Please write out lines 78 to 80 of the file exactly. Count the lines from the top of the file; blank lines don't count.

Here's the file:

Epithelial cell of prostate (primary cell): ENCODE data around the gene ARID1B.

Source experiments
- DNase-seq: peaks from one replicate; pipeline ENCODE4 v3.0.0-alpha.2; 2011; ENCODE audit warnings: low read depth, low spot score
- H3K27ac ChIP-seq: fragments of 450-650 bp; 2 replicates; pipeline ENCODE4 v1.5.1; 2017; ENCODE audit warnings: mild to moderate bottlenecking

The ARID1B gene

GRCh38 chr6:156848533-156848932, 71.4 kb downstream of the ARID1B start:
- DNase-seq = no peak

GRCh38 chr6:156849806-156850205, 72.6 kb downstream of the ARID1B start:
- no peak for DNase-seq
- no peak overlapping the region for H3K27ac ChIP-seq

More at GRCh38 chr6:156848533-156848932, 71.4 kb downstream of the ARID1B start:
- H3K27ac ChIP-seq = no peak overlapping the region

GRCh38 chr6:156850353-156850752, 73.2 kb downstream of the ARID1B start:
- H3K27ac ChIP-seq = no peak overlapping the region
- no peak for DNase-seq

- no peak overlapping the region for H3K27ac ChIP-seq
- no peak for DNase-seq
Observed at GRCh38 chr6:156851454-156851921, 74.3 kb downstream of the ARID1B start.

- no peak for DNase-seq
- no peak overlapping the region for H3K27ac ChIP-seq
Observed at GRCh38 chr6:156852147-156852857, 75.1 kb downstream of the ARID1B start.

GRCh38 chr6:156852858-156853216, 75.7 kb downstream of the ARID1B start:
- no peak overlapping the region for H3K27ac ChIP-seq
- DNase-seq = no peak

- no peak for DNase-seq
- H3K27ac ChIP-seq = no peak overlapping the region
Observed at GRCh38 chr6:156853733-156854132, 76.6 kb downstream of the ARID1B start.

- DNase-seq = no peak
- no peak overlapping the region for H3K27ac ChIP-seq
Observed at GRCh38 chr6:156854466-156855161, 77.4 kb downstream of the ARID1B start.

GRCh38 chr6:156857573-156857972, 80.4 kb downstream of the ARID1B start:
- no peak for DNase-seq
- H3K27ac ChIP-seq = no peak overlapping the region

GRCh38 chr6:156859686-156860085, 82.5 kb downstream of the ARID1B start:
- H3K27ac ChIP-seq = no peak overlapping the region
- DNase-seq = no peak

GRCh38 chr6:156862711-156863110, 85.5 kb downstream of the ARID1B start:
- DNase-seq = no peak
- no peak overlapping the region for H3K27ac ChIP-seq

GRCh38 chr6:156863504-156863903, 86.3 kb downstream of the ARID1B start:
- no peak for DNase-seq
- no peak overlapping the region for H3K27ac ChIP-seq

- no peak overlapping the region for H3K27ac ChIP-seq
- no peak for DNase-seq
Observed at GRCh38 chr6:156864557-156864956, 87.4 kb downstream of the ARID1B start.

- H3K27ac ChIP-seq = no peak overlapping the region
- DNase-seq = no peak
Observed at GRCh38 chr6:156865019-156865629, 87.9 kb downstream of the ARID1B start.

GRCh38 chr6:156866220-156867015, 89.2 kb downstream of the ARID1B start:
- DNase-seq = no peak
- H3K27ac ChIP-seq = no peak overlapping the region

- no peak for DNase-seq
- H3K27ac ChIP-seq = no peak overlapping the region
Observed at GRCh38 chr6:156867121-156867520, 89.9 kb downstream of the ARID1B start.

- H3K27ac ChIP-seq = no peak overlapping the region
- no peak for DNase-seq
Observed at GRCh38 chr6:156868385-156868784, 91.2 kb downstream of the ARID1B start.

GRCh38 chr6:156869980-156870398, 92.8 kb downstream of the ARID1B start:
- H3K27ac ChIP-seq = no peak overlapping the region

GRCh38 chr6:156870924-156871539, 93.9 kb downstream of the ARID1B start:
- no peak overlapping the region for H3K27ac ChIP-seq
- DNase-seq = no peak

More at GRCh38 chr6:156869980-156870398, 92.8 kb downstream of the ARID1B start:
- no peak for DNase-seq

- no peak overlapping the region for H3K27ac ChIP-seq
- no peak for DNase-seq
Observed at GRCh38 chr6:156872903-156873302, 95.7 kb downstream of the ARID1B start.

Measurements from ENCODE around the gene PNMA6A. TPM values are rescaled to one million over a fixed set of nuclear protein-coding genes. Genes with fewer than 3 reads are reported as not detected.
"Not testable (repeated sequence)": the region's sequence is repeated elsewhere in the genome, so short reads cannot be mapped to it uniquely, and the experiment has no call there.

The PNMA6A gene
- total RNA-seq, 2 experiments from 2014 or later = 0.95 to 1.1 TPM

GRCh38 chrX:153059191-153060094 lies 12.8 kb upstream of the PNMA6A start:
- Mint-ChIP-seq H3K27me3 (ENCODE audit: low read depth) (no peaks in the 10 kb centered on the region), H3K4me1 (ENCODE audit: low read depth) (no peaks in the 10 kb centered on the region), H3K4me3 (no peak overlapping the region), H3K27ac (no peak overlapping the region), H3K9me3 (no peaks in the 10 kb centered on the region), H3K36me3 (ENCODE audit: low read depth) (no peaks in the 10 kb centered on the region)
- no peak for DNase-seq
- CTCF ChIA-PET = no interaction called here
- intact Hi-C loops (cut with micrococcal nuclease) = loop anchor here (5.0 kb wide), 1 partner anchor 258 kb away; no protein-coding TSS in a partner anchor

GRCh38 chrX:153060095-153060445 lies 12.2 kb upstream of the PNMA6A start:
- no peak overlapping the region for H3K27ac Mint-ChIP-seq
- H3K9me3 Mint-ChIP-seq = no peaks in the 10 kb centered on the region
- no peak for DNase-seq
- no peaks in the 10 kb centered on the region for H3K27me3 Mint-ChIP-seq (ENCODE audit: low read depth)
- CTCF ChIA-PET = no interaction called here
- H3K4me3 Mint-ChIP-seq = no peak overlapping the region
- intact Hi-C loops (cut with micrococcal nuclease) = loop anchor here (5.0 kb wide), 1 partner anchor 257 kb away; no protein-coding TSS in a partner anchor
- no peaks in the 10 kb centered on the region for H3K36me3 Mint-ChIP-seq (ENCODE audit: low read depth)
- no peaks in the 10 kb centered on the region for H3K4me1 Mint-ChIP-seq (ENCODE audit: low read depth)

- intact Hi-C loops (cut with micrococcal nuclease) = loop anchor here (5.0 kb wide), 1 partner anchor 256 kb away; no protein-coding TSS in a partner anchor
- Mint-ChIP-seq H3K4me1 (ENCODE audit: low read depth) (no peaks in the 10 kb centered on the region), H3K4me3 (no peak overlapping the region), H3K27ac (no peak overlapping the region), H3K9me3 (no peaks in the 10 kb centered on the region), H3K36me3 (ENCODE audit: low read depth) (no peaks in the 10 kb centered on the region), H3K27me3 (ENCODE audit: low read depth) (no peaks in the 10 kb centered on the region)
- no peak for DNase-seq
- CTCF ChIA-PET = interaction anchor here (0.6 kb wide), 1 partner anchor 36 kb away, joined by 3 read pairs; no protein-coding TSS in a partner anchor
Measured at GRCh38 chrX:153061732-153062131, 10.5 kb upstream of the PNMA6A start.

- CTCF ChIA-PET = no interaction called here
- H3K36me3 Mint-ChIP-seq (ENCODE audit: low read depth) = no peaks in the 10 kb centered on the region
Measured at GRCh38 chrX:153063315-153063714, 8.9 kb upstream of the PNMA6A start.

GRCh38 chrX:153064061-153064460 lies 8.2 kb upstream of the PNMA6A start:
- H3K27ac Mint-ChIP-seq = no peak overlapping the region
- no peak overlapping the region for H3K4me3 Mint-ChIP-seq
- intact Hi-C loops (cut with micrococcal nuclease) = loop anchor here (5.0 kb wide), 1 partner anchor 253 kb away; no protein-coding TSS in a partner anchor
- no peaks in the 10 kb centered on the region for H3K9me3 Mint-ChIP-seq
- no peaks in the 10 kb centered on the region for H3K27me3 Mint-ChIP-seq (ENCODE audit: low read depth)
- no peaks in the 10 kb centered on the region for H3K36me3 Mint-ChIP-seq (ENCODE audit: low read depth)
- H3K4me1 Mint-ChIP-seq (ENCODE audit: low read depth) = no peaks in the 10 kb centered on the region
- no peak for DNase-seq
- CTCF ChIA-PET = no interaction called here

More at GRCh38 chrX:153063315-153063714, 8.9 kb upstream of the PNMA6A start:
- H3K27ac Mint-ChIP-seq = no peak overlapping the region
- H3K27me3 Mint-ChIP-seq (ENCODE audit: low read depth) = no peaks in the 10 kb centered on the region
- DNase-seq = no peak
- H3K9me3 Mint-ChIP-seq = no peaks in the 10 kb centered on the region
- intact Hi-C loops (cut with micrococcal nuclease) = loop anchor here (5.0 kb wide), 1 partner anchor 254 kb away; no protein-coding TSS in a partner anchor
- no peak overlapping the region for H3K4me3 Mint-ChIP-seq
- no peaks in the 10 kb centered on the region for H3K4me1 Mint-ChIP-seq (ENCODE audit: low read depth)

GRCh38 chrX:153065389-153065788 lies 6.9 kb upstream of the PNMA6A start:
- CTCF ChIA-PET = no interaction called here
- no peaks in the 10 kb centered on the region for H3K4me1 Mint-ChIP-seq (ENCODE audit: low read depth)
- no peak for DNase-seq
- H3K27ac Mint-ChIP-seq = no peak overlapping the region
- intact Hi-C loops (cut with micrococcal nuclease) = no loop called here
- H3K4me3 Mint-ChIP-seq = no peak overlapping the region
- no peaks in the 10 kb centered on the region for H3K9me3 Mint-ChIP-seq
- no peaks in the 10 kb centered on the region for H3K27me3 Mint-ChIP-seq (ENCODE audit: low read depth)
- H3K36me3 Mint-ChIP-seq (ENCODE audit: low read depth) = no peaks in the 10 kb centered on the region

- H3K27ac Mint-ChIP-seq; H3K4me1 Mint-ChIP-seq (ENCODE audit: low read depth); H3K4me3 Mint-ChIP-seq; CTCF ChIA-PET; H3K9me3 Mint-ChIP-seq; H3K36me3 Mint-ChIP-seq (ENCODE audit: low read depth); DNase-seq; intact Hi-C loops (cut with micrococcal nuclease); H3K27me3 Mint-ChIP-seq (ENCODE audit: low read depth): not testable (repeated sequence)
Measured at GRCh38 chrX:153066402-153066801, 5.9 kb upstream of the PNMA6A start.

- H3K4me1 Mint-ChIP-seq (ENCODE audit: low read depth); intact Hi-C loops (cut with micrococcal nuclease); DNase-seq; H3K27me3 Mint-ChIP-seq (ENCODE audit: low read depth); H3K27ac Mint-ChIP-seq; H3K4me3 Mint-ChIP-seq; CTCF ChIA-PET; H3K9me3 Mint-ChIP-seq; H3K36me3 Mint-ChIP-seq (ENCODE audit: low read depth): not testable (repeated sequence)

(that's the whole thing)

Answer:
- no peak overlapping the region for H3K27ac Mint-ChIP-seq
- H3K9me3 Mint-ChIP-seq = no peaks in the 10 kb centered on the region
- no peak for DNase-seq